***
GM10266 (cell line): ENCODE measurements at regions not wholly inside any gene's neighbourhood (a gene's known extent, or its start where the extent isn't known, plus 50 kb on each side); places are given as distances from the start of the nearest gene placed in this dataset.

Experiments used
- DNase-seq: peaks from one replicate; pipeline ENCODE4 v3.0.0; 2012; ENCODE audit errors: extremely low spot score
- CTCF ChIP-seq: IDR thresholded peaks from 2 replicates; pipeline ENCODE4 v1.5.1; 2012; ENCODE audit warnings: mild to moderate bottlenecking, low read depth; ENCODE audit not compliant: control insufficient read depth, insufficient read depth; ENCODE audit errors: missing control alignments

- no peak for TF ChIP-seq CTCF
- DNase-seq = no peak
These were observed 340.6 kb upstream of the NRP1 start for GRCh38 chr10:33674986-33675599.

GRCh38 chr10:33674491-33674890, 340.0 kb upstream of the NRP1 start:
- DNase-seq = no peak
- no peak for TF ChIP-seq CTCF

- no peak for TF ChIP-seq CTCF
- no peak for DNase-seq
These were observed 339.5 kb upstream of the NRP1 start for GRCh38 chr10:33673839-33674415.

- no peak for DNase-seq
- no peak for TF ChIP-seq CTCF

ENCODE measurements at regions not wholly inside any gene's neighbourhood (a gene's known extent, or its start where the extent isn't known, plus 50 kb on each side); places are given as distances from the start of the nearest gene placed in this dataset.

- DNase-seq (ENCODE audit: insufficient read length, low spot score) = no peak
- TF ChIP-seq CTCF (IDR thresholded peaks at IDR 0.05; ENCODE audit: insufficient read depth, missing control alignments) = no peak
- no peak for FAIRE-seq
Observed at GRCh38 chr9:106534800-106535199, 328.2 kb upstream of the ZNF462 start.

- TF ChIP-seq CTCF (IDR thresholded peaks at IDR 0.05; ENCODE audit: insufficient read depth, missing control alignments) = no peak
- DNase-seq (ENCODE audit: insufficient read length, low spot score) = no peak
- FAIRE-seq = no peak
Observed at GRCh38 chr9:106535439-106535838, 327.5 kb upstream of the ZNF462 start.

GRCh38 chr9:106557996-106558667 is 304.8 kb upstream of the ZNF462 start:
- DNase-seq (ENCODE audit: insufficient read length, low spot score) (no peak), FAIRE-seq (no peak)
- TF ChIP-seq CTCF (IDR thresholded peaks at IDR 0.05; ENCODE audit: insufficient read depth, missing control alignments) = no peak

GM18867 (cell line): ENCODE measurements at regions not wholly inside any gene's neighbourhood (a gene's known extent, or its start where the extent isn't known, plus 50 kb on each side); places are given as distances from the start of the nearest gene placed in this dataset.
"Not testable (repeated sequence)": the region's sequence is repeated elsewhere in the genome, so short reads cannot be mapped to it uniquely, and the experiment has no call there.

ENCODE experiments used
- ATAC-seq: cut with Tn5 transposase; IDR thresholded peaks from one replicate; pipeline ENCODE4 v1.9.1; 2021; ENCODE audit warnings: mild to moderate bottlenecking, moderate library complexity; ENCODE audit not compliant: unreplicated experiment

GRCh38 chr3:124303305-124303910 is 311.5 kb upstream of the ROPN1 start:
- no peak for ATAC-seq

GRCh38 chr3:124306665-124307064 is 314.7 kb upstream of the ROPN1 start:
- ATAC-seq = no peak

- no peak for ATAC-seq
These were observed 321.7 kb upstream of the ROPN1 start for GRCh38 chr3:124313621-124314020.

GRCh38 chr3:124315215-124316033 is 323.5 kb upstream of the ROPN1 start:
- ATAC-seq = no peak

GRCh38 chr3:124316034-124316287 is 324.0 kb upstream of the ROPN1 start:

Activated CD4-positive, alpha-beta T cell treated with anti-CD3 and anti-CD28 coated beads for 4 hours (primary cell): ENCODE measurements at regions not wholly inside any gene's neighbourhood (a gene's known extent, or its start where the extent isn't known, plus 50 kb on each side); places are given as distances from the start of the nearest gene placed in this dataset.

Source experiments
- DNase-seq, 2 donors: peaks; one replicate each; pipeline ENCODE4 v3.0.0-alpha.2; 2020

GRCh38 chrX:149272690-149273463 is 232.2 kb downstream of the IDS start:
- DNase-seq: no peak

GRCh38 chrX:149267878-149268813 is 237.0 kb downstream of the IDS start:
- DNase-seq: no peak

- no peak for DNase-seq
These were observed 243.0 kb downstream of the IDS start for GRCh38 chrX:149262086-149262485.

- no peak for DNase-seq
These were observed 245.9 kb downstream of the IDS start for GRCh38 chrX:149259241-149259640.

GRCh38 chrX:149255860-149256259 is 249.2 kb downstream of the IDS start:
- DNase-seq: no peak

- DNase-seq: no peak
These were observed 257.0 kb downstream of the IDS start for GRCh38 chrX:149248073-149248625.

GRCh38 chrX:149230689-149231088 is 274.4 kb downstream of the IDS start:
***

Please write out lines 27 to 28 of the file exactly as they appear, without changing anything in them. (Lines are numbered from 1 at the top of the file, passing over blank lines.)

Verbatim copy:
- TF ChIP-seq CTCF (IDR thresholded peaks at IDR 0.05; ENCODE audit: insufficient read depth, missing control alignments) = no peak

GM18867 (cell line): ENCODE measurements at regions not wholly inside any gene's neighbourhood (a gene's known extent, or its start where the extent isn't known, plus 50 kb on each side); places are given as distances from the start of the nearest gene placed in this dataset.